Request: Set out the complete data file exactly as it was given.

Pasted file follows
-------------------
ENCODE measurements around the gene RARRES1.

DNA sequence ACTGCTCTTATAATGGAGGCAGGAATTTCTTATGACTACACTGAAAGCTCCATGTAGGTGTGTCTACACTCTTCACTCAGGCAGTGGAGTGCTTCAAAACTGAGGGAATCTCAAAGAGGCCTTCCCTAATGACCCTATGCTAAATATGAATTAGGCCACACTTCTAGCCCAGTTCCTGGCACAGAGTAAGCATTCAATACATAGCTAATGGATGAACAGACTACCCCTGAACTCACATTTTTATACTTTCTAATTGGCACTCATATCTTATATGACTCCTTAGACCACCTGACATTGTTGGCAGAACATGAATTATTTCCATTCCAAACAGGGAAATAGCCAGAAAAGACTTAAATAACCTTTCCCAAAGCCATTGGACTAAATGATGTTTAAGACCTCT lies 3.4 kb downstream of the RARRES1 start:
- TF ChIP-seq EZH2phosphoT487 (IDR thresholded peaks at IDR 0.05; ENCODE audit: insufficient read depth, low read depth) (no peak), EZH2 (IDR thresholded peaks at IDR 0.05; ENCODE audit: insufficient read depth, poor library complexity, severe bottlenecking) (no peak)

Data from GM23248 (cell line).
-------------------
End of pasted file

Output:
ENCODE measurements around the gene RARRES1.

DNA sequence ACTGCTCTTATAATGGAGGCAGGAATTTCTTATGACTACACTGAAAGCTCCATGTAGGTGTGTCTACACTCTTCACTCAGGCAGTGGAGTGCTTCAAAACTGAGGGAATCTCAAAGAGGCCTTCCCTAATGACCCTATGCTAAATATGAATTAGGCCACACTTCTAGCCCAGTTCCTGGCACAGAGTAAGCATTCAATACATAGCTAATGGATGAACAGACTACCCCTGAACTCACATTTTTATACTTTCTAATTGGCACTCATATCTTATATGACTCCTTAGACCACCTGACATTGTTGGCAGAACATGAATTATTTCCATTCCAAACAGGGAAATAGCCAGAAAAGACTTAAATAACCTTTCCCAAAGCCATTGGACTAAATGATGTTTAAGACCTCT lies 3.4 kb downstream of the RARRES1 start:
- TF ChIP-seq EZH2phosphoT487 (IDR thresholded peaks at IDR 0.05; ENCODE audit: insufficient read depth, low read depth) (no peak), EZH2 (IDR thresholded peaks at IDR 0.05; ENCODE audit: insufficient read depth, poor library complexity, severe bottlenecking) (no peak)

Data from GM23248 (cell line).